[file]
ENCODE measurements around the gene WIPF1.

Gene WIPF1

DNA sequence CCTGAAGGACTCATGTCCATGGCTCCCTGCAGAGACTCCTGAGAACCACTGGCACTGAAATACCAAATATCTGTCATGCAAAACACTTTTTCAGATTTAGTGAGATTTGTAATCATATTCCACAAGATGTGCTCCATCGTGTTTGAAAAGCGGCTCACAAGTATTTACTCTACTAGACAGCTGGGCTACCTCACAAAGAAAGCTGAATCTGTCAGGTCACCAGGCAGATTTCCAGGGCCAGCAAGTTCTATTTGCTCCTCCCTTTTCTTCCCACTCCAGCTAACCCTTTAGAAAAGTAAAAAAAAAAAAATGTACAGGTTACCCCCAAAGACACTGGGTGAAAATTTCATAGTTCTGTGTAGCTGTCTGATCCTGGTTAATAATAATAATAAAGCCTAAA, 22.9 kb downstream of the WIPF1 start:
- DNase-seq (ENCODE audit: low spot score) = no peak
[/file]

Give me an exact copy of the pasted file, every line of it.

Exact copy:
ENCODE measurements around the gene WIPF1.

Gene WIPF1

DNA sequence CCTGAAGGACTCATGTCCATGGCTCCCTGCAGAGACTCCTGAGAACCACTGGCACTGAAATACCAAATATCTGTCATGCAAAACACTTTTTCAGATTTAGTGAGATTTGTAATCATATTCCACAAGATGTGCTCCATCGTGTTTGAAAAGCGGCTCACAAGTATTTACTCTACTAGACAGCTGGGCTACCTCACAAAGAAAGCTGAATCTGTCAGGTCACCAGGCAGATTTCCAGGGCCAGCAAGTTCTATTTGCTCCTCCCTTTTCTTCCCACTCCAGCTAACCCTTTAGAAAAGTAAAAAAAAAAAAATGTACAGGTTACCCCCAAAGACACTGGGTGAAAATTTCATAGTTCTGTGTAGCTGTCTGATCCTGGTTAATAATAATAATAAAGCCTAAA, 22.9 kb downstream of the WIPF1 start:
- DNase-seq (ENCODE audit: low spot score) = no peak